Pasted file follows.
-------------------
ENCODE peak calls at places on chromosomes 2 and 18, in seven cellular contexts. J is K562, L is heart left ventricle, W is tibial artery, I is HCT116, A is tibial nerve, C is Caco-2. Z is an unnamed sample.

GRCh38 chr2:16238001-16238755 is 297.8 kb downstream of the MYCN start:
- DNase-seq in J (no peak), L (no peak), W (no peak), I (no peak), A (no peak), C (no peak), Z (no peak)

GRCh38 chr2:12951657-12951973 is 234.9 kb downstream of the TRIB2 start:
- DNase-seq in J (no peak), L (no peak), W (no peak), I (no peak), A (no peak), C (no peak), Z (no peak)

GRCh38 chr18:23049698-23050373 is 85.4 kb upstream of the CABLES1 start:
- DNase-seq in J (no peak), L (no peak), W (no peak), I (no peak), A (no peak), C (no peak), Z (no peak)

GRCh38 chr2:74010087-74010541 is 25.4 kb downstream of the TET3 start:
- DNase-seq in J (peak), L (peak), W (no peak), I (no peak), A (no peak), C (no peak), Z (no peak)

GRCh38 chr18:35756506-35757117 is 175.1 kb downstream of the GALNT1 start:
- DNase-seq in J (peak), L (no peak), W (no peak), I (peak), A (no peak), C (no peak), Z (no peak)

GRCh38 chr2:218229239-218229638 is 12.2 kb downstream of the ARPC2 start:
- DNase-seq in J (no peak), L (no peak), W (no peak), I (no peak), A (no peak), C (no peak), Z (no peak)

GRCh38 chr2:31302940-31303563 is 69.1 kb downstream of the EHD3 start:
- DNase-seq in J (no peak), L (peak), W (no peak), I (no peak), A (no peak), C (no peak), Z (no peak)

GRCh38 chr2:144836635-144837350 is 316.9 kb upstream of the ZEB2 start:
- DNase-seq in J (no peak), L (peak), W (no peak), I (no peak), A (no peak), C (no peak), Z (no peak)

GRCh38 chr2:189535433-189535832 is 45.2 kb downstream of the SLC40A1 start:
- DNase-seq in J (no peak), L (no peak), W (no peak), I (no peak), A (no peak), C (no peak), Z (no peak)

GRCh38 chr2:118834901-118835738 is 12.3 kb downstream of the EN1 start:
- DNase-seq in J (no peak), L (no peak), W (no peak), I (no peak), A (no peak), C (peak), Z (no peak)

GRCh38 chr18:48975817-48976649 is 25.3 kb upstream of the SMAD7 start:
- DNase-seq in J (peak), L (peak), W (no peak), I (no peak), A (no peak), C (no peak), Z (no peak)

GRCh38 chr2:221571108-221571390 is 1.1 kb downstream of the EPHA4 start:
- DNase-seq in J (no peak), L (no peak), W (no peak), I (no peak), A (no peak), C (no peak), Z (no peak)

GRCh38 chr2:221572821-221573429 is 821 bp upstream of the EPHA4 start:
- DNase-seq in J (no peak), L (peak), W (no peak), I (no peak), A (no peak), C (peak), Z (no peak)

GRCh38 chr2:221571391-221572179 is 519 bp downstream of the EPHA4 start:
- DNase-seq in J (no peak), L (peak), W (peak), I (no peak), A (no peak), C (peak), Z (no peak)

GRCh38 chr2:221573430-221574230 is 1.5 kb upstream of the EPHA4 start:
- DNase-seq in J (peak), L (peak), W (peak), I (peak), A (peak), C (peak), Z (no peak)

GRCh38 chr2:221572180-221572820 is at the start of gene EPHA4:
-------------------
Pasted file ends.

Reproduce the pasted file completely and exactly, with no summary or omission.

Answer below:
ENCODE peak calls at places on chromosomes 2 and 18, in seven cellular contexts. J is K562, L is heart left ventricle, W is tibial artery, I is HCT116, A is tibial nerve, C is Caco-2. Z is an unnamed sample.

GRCh38 chr2:16238001-16238755 is 297.8 kb downstream of the MYCN start:
- DNase-seq in J (no peak), L (no peak), W (no peak), I (no peak), A (no peak), C (no peak), Z (no peak)

GRCh38 chr2:12951657-12951973 is 234.9 kb downstream of the TRIB2 start:
- DNase-seq in J (no peak), L (no peak), W (no peak), I (no peak), A (no peak), C (no peak), Z (no peak)

GRCh38 chr18:23049698-23050373 is 85.4 kb upstream of the CABLES1 start:
- DNase-seq in J (no peak), L (no peak), W (no peak), I (no peak), A (no peak), C (no peak), Z (no peak)

GRCh38 chr2:74010087-74010541 is 25.4 kb downstream of the TET3 start:
- DNase-seq in J (peak), L (peak), W (no peak), I (no peak), A (no peak), C (no peak), Z (no peak)

GRCh38 chr18:35756506-35757117 is 175.1 kb downstream of the GALNT1 start:
- DNase-seq in J (peak), L (no peak), W (no peak), I (peak), A (no peak), C (no peak), Z (no peak)

GRCh38 chr2:218229239-218229638 is 12.2 kb downstream of the ARPC2 start:
- DNase-seq in J (no peak), L (no peak), W (no peak), I (no peak), A (no peak), C (no peak), Z (no peak)

GRCh38 chr2:31302940-31303563 is 69.1 kb downstream of the EHD3 start:
- DNase-seq in J (no peak), L (peak), W (no peak), I (no peak), A (no peak), C (no peak), Z (no peak)

GRCh38 chr2:144836635-144837350 is 316.9 kb upstream of the ZEB2 start:
- DNase-seq in J (no peak), L (peak), W (no peak), I (no peak), A (no peak), C (no peak), Z (no peak)

GRCh38 chr2:189535433-189535832 is 45.2 kb downstream of the SLC40A1 start:
- DNase-seq in J (no peak), L (no peak), W (no peak), I (no peak), A (no peak), C (no peak), Z (no peak)

GRCh38 chr2:118834901-118835738 is 12.3 kb downstream of the EN1 start:
- DNase-seq in J (no peak), L (no peak), W (no peak), I (no peak), A (no peak), C (peak), Z (no peak)

GRCh38 chr18:48975817-48976649 is 25.3 kb upstream of the SMAD7 start:
- DNase-seq in J (peak), L (peak), W (no peak), I (no peak), A (no peak), C (no peak), Z (no peak)

GRCh38 chr2:221571108-221571390 is 1.1 kb downstream of the EPHA4 start:
- DNase-seq in J (no peak), L (no peak), W (no peak), I (no peak), A (no peak), C (no peak), Z (no peak)

GRCh38 chr2:221572821-221573429 is 821 bp upstream of the EPHA4 start:
- DNase-seq in J (no peak), L (peak), W (no peak), I (no peak), A (no peak), C (peak), Z (no peak)

GRCh38 chr2:221571391-221572179 is 519 bp downstream of the EPHA4 start:
- DNase-seq in J (no peak), L (peak), W (peak), I (no peak), A (no peak), C (peak), Z (no peak)

GRCh38 chr2:221573430-221574230 is 1.5 kb upstream of the EPHA4 start:
- DNase-seq in J (peak), L (peak), W (peak), I (peak), A (peak), C (peak), Z (no peak)

GRCh38 chr2:221572180-221572820 is at the start of gene EPHA4: